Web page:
One day Jesus said to his disciples, “Let us go over to the other side of the lake.” So they got into a boat and set out. As they sailed, he fell asleep. A squall came down on the lake, so that the boat was being swamped, and they were in great danger. The disciples went and woke him, saying, “Master, Master, we’re going to drown!” He got up and rebuked the wind and the raging waters; the storm subsided, and all was calm. “Where is your faith?” he asked his disciples. In fear and amazement they asked one another, “Who is this? He commands even the winds and the water, and they obey him.” (NIV)
Apparently there was a prayer said by Breton fishermen as they went out to sea. “Dear God, be good to me. The sea is so large and my boat is so small.”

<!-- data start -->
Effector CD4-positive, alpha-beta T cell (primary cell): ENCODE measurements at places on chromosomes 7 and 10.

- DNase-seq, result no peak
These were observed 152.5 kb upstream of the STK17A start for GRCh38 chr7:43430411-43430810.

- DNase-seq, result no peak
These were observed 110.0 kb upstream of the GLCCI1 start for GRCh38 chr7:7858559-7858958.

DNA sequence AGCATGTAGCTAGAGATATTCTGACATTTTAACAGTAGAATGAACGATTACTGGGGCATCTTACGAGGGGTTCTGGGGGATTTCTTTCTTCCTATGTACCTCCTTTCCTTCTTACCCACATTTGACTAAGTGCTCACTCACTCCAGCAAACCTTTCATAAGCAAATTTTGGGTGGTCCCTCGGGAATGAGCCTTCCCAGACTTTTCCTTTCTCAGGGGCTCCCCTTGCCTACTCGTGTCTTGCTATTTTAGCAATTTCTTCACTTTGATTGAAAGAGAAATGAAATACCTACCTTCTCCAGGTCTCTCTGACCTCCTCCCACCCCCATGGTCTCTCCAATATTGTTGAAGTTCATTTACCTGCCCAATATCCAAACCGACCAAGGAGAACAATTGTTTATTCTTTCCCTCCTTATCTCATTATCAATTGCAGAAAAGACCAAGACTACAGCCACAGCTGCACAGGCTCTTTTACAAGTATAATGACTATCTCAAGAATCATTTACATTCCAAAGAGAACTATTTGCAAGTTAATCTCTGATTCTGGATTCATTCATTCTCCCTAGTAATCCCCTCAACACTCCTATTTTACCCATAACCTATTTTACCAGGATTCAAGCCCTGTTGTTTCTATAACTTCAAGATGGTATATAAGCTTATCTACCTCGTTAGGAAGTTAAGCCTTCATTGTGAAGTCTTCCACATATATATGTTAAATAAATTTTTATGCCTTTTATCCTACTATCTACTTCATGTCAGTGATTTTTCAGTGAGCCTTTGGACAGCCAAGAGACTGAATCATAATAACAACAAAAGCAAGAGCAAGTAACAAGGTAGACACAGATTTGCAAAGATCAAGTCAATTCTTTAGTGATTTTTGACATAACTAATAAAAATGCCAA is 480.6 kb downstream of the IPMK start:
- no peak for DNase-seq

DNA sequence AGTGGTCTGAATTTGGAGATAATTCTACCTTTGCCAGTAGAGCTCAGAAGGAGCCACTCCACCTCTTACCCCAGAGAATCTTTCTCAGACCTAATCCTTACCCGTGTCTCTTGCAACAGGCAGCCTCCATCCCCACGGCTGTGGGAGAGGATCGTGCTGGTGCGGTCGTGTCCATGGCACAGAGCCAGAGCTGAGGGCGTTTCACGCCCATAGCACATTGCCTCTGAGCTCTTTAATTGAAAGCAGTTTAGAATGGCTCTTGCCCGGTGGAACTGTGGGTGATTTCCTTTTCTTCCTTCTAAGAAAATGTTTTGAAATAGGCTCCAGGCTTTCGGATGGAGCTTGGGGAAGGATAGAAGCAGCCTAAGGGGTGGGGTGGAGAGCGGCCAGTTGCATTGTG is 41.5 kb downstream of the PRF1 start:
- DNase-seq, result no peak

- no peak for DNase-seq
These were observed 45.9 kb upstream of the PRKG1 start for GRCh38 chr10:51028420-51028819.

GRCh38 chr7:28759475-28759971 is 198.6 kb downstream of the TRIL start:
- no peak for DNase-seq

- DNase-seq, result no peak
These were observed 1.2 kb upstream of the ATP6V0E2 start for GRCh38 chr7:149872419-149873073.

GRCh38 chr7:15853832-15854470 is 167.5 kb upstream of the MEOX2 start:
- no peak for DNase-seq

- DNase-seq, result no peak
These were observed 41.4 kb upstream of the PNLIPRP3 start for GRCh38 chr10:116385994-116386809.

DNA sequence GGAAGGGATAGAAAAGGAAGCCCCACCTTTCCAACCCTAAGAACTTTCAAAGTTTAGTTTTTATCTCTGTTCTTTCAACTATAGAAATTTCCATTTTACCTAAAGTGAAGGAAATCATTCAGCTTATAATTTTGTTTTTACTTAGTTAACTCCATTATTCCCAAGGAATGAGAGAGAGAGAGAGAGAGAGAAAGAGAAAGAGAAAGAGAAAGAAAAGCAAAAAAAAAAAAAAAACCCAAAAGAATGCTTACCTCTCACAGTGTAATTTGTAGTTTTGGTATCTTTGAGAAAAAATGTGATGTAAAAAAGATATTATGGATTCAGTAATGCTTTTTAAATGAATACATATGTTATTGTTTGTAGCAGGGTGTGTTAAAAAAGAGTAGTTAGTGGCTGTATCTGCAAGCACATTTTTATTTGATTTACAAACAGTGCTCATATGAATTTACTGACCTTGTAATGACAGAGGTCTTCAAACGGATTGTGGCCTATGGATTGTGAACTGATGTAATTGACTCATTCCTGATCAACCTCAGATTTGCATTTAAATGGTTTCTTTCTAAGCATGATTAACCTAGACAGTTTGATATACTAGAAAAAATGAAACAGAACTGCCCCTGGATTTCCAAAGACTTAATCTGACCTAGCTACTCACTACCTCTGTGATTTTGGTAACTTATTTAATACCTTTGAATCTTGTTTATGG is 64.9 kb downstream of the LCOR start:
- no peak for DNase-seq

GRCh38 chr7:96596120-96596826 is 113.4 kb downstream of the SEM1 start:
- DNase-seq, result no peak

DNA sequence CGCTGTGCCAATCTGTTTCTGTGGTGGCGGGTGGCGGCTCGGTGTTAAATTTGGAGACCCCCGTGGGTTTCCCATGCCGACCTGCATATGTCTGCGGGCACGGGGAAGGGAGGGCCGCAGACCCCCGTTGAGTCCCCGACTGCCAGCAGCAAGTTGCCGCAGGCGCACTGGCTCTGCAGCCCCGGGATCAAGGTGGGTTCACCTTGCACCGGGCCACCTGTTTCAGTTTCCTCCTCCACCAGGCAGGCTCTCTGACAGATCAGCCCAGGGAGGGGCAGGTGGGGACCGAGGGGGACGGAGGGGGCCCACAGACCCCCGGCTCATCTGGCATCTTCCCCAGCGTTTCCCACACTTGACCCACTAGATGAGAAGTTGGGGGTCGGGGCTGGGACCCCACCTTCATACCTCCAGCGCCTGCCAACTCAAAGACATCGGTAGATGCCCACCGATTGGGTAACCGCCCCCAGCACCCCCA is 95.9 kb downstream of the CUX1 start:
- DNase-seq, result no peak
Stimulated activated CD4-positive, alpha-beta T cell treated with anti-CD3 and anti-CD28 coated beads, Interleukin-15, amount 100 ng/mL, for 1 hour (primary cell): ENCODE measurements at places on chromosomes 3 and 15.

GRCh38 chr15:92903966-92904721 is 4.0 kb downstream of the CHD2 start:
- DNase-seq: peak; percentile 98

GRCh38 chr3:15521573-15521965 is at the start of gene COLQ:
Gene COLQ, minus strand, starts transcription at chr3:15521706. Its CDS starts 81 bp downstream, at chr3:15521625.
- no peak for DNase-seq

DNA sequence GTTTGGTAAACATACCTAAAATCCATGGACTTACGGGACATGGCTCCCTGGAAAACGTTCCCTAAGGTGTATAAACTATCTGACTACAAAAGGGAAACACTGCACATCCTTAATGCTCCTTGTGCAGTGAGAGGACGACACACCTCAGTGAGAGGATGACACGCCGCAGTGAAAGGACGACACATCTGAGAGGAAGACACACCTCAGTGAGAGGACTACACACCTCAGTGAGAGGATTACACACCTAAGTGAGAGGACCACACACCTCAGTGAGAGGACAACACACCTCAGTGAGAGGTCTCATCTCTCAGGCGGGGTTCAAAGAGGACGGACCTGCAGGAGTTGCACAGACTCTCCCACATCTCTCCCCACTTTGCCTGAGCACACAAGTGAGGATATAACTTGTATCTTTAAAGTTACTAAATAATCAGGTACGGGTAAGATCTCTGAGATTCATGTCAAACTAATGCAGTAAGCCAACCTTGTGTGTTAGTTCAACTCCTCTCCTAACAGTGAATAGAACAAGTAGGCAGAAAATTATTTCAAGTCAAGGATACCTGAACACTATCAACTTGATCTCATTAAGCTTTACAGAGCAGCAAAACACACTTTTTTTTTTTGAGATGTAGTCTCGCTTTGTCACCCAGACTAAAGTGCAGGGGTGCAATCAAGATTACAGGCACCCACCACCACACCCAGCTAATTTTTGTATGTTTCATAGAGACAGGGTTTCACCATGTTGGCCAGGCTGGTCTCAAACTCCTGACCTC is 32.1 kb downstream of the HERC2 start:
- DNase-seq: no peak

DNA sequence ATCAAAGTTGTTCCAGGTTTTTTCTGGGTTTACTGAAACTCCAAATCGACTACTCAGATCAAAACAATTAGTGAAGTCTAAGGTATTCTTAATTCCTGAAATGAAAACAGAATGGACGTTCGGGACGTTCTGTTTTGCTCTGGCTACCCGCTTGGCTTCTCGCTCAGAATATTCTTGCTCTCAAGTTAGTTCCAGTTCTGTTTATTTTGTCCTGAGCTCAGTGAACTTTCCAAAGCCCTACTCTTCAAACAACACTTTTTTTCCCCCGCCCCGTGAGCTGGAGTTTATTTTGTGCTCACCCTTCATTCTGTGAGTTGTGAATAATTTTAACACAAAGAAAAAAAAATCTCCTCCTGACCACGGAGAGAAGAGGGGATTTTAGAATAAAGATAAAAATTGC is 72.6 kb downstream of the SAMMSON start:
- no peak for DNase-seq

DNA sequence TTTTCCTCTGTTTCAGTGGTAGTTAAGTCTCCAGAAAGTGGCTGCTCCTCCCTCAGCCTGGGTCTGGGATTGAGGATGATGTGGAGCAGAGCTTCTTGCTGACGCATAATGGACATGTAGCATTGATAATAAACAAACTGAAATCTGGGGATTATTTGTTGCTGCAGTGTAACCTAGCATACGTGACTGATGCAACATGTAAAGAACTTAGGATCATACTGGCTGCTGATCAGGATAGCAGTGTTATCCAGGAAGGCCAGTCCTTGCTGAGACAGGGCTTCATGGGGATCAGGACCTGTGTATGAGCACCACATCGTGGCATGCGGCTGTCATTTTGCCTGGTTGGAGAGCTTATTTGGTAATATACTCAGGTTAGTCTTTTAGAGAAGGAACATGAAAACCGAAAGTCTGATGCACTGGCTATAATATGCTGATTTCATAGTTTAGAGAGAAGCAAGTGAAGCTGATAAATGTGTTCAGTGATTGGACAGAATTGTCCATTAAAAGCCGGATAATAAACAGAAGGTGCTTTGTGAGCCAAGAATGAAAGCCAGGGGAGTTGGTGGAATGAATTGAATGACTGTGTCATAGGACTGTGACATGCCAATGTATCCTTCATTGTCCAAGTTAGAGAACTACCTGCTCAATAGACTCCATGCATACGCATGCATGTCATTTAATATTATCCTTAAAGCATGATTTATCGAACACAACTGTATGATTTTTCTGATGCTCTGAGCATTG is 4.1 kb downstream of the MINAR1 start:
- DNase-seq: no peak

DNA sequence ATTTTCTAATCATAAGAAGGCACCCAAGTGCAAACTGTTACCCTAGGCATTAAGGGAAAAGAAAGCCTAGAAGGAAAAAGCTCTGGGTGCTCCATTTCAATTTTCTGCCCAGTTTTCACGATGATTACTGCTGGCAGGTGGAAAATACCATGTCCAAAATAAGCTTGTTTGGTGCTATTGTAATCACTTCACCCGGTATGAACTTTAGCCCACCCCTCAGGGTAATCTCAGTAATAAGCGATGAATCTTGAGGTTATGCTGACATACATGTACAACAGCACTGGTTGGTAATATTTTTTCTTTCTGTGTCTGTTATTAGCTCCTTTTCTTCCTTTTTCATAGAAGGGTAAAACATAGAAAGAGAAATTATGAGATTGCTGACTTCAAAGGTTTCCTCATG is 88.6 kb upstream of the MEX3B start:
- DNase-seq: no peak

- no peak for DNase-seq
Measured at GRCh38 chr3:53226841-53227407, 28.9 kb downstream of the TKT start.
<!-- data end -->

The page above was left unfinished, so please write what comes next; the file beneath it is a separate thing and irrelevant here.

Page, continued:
We don’t have to be those who put out to sea in boats to get the message. For each of us, the sea of circumstance, of world disorder, of personal hardship, is threatening enough. Will we be overwhelmed by all this? Is it all too much? Do we have enough faith or strength to not only face but survive this all encompassing sea?
The answer to that lies in the “boat” we are in. It may seem small, but that doesn’t mean it will capsize or sink. It may be tossed about and we may have a bout of seasickness as the storms swirl around us. But we can stay afloat.
The “boat” is our helpless clinging to God in the midst of it all. Our fragile yet real faith that somehow our God will get us through even if we don’t know how. Our perhaps dim consciousness that he has seen us through storms in the past and will do so again.
But it is not so much the nature of our “boat” that matters. It is who is in the boat with us.